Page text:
Monday, October 21, 2013

Shakespeare's Catholicism (Catholic Courses)

William Shakespeare is considered history's greatest playwright for many reasons. His way with words has yet to be matched and the stories he told still capture the attention of audiences today. Hollywood, in fact, still likes to bring his plays to life on the big screen, as can be seen in the many adaptations of Romeo and Juliet, Hamlet, and Othello to name a few. Today, I have the privilege of reviewing another wonderful study program from Catholic Courses entitled Shakespeare's Catholicism by Joseph Pearce.

Mr. Pearce begins by discussing how to read and how to think. In both cases, he states that there is an objective way to read/think and a subjective way to read/think. The best way to read literature in his opinion is to read it through the eyes of the author. Why is all of this important? It is important because both lectures on Disc 1 are biographical in content. Mr. Pearce believes if you want to truly understand the plays of Shakespeare and their Catholicity then you have to understand the following:
  1. Who was Shakespeare?
  2. What do we know about his life?
  3. What were his beliefs?
  4. How do these beliefs inform his works, and do we see those beliefs in his works?
If you don't understand these things about Shakespeare, then your own subjective biases will creep in and color the way you read the plays. T.S. Eliot felt this way about Dante as well, and expressed it in the quote, "You cannot afford to ignore Dante's philosophical and theological beliefs, or to skip the passages which express them most clearly...You are not called upon to believe what Dante believed." Therefore, you don't have to be Catholic to see the Catholicism in Shakespeare's work; you just have to see the evidence for Shakespeare's Catholicism and expect to see the Catholicism reflected in the work. You also don't have to agree with it.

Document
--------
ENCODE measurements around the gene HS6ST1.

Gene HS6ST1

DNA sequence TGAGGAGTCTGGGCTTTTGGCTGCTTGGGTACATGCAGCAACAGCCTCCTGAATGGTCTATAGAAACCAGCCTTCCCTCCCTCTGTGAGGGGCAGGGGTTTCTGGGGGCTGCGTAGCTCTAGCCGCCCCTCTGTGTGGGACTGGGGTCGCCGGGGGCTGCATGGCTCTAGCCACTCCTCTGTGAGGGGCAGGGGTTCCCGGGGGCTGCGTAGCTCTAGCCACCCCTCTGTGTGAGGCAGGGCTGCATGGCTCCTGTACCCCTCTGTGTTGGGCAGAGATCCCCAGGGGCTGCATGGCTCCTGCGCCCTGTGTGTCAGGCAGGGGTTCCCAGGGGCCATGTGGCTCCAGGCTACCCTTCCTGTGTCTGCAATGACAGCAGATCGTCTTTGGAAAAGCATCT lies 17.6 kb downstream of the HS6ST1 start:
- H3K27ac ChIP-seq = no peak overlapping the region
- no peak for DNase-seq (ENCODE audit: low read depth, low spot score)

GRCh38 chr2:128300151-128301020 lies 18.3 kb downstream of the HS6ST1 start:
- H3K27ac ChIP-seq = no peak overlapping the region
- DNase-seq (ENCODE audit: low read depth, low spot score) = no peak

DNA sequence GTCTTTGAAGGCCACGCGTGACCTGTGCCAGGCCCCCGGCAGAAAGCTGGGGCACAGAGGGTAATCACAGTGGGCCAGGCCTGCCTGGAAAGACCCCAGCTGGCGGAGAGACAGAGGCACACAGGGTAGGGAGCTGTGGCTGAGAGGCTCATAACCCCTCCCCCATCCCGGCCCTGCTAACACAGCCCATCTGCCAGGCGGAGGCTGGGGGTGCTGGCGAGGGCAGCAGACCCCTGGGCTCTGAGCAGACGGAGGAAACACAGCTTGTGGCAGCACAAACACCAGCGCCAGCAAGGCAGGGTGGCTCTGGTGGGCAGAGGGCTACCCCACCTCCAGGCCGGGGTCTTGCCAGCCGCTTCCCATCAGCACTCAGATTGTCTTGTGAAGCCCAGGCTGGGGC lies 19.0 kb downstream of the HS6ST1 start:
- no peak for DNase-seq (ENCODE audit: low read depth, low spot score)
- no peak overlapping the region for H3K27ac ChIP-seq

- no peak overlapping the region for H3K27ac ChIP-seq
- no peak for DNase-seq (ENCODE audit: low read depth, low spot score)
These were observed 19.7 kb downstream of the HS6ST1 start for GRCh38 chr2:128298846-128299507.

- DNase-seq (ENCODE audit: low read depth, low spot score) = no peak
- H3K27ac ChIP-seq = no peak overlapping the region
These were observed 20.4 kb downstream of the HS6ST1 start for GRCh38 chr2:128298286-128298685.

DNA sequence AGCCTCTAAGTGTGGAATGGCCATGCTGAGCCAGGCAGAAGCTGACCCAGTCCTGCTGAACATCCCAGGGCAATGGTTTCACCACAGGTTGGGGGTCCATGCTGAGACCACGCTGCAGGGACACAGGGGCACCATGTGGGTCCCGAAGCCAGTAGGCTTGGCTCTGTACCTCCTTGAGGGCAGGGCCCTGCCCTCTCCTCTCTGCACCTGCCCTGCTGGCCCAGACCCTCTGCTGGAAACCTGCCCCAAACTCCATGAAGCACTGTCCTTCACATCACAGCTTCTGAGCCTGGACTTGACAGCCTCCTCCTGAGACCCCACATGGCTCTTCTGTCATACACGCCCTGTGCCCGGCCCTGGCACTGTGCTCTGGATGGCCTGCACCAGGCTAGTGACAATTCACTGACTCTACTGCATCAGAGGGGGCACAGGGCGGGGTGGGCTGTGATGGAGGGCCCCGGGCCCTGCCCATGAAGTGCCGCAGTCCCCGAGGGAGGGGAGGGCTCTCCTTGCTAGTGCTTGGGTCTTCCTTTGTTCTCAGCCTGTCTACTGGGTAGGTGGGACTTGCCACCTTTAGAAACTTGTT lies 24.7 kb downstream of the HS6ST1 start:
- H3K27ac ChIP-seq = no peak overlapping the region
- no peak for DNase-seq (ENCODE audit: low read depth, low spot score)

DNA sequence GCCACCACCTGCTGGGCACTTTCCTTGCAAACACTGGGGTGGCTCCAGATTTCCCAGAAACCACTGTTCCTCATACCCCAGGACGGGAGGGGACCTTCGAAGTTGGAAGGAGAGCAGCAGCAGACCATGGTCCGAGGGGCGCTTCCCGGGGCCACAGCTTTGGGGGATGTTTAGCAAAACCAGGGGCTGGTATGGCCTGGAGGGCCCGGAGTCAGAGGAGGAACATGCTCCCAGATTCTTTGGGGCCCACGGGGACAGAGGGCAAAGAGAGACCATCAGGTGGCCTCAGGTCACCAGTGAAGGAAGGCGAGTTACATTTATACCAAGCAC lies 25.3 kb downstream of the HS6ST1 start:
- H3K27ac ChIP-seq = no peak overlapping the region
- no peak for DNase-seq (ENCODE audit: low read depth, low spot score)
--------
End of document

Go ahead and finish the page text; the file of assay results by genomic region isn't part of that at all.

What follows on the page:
The remaining 3 discs (6 lectures) focus on the following Shakespeare plays:
  • Romeo and Juliet (2 lectures)
  • The Merchant of Venice
  • Hamlet
  • Macbeth
  • King Lear
I have recently read Joseph Pearce's book on Romeo and Juliet, so Disc 2 (Lectures 3 and 4) was a bit of a re-hash for me, but if you have not had the time to read this book, it will be fresh information to you. The most interesting lecture to me was on Hamlet, as this was my favorite play I read in high school. If you went to a secular high school like I did, you will notice a vast difference between your English teacher's interpretation and Mr. Pearce's. I vastly prefer Mr. Pearce's, but others may not. Having studied this Catholic Course, I have a new desire to re-read Hamlet or even tackle Macbeth since I never had the opportunity to study it previously. If you are a lover of Shakespeare, literature, and/or Catholicism, you will want to pick up a copy of Shakespeare's Catholicism. For a brief preview, check out the video below:



I received this course for free from Catholic Courses in exchange for an honest review.